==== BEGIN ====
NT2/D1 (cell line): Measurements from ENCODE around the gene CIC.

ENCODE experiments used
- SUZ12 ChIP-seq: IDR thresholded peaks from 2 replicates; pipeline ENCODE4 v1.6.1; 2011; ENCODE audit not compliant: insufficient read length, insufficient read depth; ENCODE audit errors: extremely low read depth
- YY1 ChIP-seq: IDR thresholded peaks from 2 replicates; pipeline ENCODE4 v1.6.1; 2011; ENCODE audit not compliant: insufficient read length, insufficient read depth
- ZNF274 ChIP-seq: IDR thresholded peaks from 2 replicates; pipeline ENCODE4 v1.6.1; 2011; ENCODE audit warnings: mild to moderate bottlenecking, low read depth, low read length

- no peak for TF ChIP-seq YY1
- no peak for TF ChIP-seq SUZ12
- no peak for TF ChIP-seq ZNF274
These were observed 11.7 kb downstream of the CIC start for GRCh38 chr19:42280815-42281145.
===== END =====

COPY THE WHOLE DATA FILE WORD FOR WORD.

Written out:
NT2/D1 (cell line): Measurements from ENCODE around the gene CIC.

ENCODE experiments used
- SUZ12 ChIP-seq: IDR thresholded peaks from 2 replicates; pipeline ENCODE4 v1.6.1; 2011; ENCODE audit not compliant: insufficient read length, insufficient read depth; ENCODE audit errors: extremely low read depth
- YY1 ChIP-seq: IDR thresholded peaks from 2 replicates; pipeline ENCODE4 v1.6.1; 2011; ENCODE audit not compliant: insufficient read length, insufficient read depth
- ZNF274 ChIP-seq: IDR thresholded peaks from 2 replicates; pipeline ENCODE4 v1.6.1; 2011; ENCODE audit warnings: mild to moderate bottlenecking, low read depth, low read length

- no peak for TF ChIP-seq YY1
- no peak for TF ChIP-seq SUZ12
- no peak for TF ChIP-seq ZNF274
These were observed 11.7 kb downstream of the CIC start for GRCh38 chr19:42280815-42281145.